Using the Domain Name System (DNS).
When we type google.ca in a web browser and hit enter a lot of stuff happens before we get to see the landing page.
The first thing that happens is the browser tries to find the IP address associated with google.ca and it does this via a DNS lookup.
The full details of how this works is beyond the scope of this article but Kyle Lee wrote a great post on the AWS blog about it, here’s an excerpt about DNS lookups:
Because DNS is complex and has to be blazingly fast, DNS data is cached at different layers between your browser and at various places across the Internet. Your browser checks its own cache, the operating system cache, a local network cache at your router, and a DNS server cache on your corporate network or at your internet service provider (ISP). If the browser cannot find the IP address at any of those cache layers, the DNS server on your corporate network or at your ISP does a recursive DNS lookup. A recursive DNS lookup asks multiple DNS servers around the Internet, which in turn ask more DNS servers for the DNS record until it is found.
Once the browser gets the DNS record with the IP address, it’s time for it to find the server on the Internet and establish a connection.
Here’s a diagram showing the simplified version of how this works, using Google.ca as an example:
Okay so all of that happened just for us to arrive at the Google landing page.
Now we type “video about how to make sous vide steak” into the search bar and hit enter.
And voila, almost immediately we’re presented with a list of videos about sous vide steak.
Well how does that bit work?
The moment we hit enter on the search bar the code on Google’s landing page created a new URL for us to navigate to:
https://www.google.ca/search?q=video+about+how+to+make+sous+vide+steak&source=hp&ei=-TEr… (truncated for brevity)
Yours may or may not be exactly the same as this but the key part is the search query which I highlighted above.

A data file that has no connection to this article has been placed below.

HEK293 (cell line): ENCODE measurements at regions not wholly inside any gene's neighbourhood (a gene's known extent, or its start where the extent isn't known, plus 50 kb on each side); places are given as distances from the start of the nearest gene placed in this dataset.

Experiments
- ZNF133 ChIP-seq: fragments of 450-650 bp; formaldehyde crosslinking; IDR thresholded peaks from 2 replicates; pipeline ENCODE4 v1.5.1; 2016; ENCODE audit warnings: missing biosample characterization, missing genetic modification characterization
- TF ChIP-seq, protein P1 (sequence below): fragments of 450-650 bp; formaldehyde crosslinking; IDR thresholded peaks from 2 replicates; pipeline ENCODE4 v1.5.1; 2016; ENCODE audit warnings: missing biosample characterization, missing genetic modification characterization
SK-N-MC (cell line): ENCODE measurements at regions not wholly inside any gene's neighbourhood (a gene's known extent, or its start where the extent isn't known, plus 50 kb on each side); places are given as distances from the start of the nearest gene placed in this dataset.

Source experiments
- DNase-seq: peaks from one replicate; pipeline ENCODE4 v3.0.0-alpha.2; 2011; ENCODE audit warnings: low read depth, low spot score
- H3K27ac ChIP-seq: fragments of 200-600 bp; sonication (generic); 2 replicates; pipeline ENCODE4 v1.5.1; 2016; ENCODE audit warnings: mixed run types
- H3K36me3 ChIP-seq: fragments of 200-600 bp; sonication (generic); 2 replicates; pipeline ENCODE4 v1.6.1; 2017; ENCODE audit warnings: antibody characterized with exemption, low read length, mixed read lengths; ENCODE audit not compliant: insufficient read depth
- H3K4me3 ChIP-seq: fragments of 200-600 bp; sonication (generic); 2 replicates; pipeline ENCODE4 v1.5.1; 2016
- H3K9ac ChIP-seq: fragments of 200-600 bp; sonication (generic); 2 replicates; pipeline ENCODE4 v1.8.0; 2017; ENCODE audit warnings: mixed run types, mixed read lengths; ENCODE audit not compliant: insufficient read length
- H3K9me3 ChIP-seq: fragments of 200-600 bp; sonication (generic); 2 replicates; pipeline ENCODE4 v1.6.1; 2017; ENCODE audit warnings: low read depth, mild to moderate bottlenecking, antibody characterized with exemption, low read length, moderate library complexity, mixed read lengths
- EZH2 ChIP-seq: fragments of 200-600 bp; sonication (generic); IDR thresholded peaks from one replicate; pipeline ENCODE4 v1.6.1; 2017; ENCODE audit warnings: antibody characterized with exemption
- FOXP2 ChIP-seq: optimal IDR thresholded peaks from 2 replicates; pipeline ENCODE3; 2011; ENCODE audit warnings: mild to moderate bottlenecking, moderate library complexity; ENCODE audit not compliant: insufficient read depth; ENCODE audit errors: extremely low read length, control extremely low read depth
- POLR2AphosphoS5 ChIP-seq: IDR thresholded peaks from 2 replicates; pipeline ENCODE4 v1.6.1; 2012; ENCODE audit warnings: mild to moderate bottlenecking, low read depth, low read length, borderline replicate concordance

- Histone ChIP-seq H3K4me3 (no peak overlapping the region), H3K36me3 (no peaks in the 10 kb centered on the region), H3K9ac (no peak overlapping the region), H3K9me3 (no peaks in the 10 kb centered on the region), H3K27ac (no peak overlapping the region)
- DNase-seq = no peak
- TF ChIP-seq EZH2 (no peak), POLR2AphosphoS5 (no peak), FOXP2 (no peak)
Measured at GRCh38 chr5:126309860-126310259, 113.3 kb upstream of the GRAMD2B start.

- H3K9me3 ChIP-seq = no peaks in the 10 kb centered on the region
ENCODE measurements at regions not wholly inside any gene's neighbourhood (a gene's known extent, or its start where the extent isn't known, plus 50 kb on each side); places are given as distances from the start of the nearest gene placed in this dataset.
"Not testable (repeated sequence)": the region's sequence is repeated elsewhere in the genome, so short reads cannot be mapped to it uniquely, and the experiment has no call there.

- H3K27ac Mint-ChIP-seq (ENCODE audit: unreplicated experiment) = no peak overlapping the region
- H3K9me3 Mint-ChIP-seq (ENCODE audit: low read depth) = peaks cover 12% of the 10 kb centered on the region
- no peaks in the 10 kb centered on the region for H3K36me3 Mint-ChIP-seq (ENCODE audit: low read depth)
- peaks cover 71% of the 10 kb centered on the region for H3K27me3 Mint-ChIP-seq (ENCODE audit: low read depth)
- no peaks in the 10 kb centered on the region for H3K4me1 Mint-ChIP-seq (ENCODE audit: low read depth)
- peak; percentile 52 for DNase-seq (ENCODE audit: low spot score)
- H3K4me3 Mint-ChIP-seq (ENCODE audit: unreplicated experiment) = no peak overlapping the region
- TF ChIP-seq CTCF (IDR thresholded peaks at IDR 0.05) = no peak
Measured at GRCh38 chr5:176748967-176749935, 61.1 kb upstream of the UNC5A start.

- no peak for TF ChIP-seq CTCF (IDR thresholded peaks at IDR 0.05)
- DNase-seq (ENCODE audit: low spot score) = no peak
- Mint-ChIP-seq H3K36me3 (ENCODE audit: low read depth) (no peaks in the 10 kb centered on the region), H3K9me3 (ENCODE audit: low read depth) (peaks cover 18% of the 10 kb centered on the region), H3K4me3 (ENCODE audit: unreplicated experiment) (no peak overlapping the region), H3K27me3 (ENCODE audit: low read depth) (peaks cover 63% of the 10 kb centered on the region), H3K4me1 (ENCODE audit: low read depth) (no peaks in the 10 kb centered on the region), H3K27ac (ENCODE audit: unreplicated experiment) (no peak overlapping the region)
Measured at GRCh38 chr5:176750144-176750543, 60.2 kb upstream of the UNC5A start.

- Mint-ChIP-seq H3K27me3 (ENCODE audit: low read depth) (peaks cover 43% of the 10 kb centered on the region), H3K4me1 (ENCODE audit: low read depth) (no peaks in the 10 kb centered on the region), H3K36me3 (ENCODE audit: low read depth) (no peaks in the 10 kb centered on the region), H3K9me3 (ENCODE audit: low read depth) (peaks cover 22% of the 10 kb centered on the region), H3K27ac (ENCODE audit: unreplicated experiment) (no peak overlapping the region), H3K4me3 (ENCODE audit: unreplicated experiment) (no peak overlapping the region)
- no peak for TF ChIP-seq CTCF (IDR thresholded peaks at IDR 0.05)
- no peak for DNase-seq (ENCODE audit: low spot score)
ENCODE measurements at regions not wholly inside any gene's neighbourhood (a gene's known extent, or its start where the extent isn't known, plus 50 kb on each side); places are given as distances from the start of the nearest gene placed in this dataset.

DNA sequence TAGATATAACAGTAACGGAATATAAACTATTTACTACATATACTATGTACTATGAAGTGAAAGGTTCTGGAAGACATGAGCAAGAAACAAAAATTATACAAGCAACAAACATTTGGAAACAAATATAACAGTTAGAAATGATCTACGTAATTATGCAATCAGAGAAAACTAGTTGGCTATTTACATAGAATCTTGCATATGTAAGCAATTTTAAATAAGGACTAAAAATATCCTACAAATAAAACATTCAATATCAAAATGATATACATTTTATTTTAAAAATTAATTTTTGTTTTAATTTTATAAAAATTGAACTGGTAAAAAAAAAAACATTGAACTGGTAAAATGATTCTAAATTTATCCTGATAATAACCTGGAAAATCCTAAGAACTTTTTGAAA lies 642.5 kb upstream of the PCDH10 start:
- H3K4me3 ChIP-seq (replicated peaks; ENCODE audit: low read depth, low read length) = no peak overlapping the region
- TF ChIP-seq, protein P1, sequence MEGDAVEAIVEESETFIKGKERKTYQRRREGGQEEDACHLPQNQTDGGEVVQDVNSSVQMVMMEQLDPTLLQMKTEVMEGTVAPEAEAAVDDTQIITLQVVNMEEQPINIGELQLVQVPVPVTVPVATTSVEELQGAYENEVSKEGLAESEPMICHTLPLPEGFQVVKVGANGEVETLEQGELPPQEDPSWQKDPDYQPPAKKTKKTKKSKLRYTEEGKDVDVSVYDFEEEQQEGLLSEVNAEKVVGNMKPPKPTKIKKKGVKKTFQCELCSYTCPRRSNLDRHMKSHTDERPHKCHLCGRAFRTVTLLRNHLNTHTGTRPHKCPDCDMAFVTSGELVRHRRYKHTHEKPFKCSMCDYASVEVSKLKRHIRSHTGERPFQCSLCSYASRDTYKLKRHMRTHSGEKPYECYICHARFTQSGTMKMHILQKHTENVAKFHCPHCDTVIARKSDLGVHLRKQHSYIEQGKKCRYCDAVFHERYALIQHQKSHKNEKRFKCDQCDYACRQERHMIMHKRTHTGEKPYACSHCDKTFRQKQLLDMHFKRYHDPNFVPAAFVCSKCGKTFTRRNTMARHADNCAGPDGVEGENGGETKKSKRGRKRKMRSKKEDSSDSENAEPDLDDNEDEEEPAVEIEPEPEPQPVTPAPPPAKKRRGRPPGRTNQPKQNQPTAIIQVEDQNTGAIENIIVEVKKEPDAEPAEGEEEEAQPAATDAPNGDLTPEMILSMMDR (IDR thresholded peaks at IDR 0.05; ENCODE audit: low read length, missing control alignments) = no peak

This is called a query string.
When our browser navigates to this URL it sends a request to Google’s server, specifically on the search path with the query string highlighted above (and a bunch of other query strings that aren’t human-readable and probably relate to analytics or tracking or something).
Google’s server receives this request and does whatever it does to find what it deems the most relevant results for my search query, “video about how to make sous vide steak”.
On the screen we see the search results:
Which is essentially a list of web URLs with some extra data like web
page description, video preview images, page title etc.
But really it’s no more than a list of URLs.
The other data is only given to help us choose which page we want to visit.
So let’s check out the first video about sous vide steak, hit the link.
Now we’re triggering another DNS lookup because Google only gave us the URL, not the IP address of the server that holds the code for the specific page about sous vide steak.
The URL is https://www.youtube[dot]com/watch?v=1_TRxJ802UY (I added [dot] because Substack’s blog editor kept embedding the actual video).
And now we go through this process again:
Except we’re not looking for "Google.ca”, we’re looking for “YouTube.com”.
And finally we get the YouTube page:
A loooooot of stuff happened in the background for us to get here.
The question is, “Can the whole process be decentralised?”
Is decentralised discovery possible?
Okay, so we went through the current process of finding videos about sous vide steak.
And we used various decentralised and centralised services to get there.
The centralised parts are:
Search server and algorithm
Yeah, YouTube is also centralised but we didn’t use YouTube to discover the video, it was just one of the results that Google provided.